There's a little problem with the way the question is worded... it presupposes an answer that belongs to the same category of solutions as GTD.
GTD is a collection of practices that work well when used in concert with each other. Presumably, it's the system David Allen (the author) uses.
However, the reality is that many people don't use all his practices. Instead, they make up their own. Whether they are actually "doing GTD" or not is an interesting question, but most people don't care. It's probably not an exaggeration to say that billions of people are using elements of GTD without having any awareness of what it is.
Does it matter?
Of course not. There's something basic happening in the life of every human being that's much bigger than GTD.
In my book I share research from a wide number of scientists showing that human beings develop their own time management system... a collection of habits, practices and rituals that vary widely from each other. Adult learning principles also tell us that the best way to help someone improve a system they have already in place is not to offer them a completely new system.set of practices... such as GTD. This approach - pedagogy - happens to work with kids but "andragogy" works with adults.
Here's the approach I recommend - ETaPS - which is informed by andragogy.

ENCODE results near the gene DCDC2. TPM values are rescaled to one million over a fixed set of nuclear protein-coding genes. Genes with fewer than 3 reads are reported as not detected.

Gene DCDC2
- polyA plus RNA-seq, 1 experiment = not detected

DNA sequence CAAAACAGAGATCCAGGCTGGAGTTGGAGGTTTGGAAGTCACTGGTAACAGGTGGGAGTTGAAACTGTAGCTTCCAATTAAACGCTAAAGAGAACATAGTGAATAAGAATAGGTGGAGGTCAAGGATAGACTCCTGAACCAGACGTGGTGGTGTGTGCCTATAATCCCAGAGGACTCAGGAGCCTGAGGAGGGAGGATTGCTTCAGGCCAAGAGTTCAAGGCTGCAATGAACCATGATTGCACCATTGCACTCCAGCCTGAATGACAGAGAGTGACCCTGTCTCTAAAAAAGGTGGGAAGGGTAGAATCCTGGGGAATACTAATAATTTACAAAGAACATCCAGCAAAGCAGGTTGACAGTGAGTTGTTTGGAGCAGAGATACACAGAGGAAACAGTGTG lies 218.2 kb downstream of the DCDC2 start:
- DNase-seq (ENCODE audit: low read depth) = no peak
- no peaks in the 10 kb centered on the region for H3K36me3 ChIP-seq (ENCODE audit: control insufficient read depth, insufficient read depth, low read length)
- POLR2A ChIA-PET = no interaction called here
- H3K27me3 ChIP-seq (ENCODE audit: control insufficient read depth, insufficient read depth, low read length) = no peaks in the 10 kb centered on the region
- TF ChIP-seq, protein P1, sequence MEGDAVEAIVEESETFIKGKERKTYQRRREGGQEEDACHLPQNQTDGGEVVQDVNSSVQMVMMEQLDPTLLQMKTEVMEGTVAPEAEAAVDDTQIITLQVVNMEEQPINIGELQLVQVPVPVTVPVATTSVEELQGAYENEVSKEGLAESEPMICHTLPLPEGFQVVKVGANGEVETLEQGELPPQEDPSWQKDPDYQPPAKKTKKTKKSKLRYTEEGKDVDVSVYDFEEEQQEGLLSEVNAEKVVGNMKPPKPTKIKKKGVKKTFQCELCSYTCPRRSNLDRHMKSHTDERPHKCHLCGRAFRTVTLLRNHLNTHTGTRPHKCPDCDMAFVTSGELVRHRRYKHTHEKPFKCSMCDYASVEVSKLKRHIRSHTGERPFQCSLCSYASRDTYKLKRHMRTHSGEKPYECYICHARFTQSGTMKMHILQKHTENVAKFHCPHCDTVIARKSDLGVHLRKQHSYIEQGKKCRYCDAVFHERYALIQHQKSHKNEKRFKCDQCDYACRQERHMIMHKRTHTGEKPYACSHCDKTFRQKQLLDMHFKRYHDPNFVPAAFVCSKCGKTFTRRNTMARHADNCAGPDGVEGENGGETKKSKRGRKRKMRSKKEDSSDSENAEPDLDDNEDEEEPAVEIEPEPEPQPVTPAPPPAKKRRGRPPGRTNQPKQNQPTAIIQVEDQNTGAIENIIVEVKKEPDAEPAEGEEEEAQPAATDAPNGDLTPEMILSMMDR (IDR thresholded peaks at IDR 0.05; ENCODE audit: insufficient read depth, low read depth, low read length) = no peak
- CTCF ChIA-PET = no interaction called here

E- Evaluate your current system (and its component behaviors) against best practices (including those in GTD).
Ta - Set new Targets for specific behaviors
P - create a Plan for changing behaviors and learning new habits in small steps
S - set up Support systems to make sure the changes stick
This approach isn't inimical to the ideas in GTD, many of which are world-class. However, it's asking a very different core question that leads to a better outcome. Someone who reads GTD is left trying to adapt a slew of new habits, practices and behaviors. Many fail for a number of reasons. The problem doesn't lie in GTD... the fault is in their approach to self-learning (heutagogy). They ask themselves "How can I copy David Allen's system?"
There's greater success to be gained using ETaPS, because it matches the reality people face more closely. Instead, they ask themselves "What am I currently doing, and how should I improve it?"
Having said that, very few people expect GTD to be the final answer, although it has many fine answers. There will be enhancements and improvements that go beyond the fixed practices the book suggests. In fact, David Allen's thinking has evolved since 2001 when he wrote GTD. His new thinking hasn't made it into a book, but if you check out his forums you can see where he has switched from saying that a calendar should only be used for appointments i.e. someone's hard landscape.
(I'd say this a timely switch, because AI-based apps like Timeful and SkedPal remove the barriers he listed back in 2001 to putting every task in your calendar.)
This evolution is only natural. The best way to think about alternatives to GTD is not to look for replacement systems that offer more/better/different fixed behaviors. That's more of the same.
Instead, it's better to see how you have evolved your own time management system to this point, and how you are likely to keep that evolution going in the future. In this context, you can be open to suggestions from every source, because you are guiding your own behavior change one step at a time.
I hope this helps,